Police minister says idea cost-of-living crisis will drive up theft is 'old fashioned'

ITV News Correspondent Rebecca Barry explores suggestions that the cost-of-living crisis could lead to a rise in certain forms of crime

The police minister has rebuked the chief inspector of constabulary's claim that the cost-of-living crisis will drive up theft of food, describing it as an "old fashioned" idea.

Kit Malthouse also disagreed with Andy Cooke’s suggestion that police officers should use "discretion" when deciding whether to prosecute those who steal to eat, telling ITV News "justice should be blind".

With inflation at a record 40-year high of 9%, Mr Cooke, who was appointed chief inspector of constabulary last month, told the Guardian that the soaring cost of living is sure to drive up theft.

“The impact of poverty, and the impact of lack of opportunity for people, does lead to an increase in crime. There’s no two ways about that," and he said officers should consider whether punishing desperate people is the best course of action.

“What they’ve got to bear in mind is what is the best thing for the community, and that individual, in the way they deal with those issues. And I certainly fully support police officers using their discretion – and they need to use discretion more often.”

Mr Malthouse agreed that officers should "use discretion", but added that Britain would "be in trouble" if it began letting thieves off the hook just because of their personal situation.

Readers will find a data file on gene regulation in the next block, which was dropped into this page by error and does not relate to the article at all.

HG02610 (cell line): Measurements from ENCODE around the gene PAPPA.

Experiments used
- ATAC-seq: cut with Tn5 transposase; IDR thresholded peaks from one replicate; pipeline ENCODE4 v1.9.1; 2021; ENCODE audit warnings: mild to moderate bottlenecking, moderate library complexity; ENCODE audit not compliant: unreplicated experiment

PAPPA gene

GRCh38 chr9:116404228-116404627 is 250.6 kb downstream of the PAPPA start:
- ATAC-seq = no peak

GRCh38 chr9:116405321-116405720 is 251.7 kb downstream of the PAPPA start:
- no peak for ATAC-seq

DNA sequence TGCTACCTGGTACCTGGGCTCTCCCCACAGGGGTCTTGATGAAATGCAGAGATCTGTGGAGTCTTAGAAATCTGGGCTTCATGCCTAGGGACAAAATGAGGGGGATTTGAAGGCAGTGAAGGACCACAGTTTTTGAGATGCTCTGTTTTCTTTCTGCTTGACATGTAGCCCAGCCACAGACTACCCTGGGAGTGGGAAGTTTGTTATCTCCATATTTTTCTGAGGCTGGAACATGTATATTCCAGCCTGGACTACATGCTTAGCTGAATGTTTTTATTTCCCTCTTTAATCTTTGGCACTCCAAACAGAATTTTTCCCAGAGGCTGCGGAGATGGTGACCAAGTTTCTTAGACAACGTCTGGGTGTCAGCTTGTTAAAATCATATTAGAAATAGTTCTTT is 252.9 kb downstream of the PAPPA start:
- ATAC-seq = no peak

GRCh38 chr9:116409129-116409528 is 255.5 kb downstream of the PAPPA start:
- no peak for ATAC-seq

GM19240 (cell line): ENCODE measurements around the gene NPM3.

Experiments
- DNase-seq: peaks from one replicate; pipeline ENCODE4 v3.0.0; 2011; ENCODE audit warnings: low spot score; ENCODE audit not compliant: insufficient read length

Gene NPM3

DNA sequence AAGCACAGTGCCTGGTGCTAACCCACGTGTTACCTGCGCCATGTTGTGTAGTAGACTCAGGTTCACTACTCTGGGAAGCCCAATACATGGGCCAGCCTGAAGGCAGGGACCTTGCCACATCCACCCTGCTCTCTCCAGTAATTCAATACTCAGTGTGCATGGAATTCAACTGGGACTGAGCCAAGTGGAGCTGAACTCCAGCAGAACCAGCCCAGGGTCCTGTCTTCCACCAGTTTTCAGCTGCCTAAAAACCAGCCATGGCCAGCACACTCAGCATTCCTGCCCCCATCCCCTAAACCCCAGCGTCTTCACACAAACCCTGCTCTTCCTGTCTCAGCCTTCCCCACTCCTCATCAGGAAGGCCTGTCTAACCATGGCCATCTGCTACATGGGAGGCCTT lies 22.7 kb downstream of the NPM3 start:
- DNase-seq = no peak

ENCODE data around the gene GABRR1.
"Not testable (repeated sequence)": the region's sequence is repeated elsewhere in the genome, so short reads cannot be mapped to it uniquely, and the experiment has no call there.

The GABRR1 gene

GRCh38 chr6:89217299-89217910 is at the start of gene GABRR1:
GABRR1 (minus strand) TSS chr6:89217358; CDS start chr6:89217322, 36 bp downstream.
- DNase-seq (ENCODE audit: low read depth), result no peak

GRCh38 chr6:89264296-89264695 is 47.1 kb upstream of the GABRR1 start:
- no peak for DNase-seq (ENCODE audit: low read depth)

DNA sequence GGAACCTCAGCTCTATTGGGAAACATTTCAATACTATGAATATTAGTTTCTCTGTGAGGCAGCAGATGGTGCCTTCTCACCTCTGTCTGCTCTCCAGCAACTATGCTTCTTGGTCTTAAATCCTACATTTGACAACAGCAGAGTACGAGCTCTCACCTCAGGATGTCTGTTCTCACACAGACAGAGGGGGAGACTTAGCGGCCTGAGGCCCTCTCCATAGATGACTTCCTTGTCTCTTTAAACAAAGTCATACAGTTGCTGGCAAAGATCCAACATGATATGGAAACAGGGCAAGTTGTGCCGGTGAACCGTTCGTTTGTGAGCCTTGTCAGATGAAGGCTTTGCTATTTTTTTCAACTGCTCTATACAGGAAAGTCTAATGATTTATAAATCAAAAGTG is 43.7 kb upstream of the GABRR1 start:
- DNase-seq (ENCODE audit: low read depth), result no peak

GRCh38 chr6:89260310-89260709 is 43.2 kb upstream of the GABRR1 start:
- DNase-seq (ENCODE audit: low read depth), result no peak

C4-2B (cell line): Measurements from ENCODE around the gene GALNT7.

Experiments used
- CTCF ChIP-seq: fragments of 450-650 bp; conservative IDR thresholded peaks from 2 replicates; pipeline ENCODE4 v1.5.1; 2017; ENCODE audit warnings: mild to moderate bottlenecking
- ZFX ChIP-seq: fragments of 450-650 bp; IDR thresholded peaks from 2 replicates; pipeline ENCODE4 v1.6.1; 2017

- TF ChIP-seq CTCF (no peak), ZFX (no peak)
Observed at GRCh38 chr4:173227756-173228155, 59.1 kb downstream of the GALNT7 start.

Asked about the idea that high prices will drive up crime, the Cabinet minister said: "I find that a bit old fashioned thinking from the 1970s and 1980s."

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The comments come as Britons face the biggest fall in living standards since 1956, with energy bills rocketing by around £700 and wages failing to keep up with sky-high inflation rates which have driven up the cost of every day items.

The cost of butter has risen by 11.8% in a year, according to the Retail Price Index, with many on Twitter pointing out that the cost of Lurpak in their local supermarket has jumped from £3.80 last year to £5.05 now.

The price of oils and other fats has also soared by 18.2% over the last year after fears of a shortage sparked by the war in Ukraine - one head chef Twitter user said "vegetable oil was £18.99 for 20 litres a month ago. Its now £48.99".

The rise across meat categories was clear: lamb was the worst hit, up 14.2%, followed by poultry (10.4%) and beef (9.8%) while pork got off with a lighter 4.9% rise.

And it appears supermarkets share concerns that higher prices in the fridges could see people decide to steal them, with one Twitter user's local Co-op opting to put GPS-tracked security boxes on their beef steaks.

Mr Cooke, a former chief constable of Merseyside police, said: "I think whenever you see an increase in the cost of living or whenever you see more people dropping into poverty, I think you’ll invariably see a rise in crime.

"And that’s going to be a challenge for policing to deal with," he said, but insisted he was not “giving a carte blanche for people to go out shoplifting”.

He added that "one of the great things about being a police officer, you’re allowed to make your own decisions in relation to all of these issues".

“There’s always individual cases where you can use your discretion that doesn’t necessarily result in a prosecution but is dealt with in the best way possible. And the shoplifting one’s a good example, isn’t it?”

Mr Malthouse disagreed, saying to ITV's Good Morning Britain that just “because people are challenged financially … that doesn’t necessarily mean they’re going to turn to crime.”

And he told LBC that he "wrote to chief constables just a year or so ago saying they should not be ignoring those seemingly small crimes".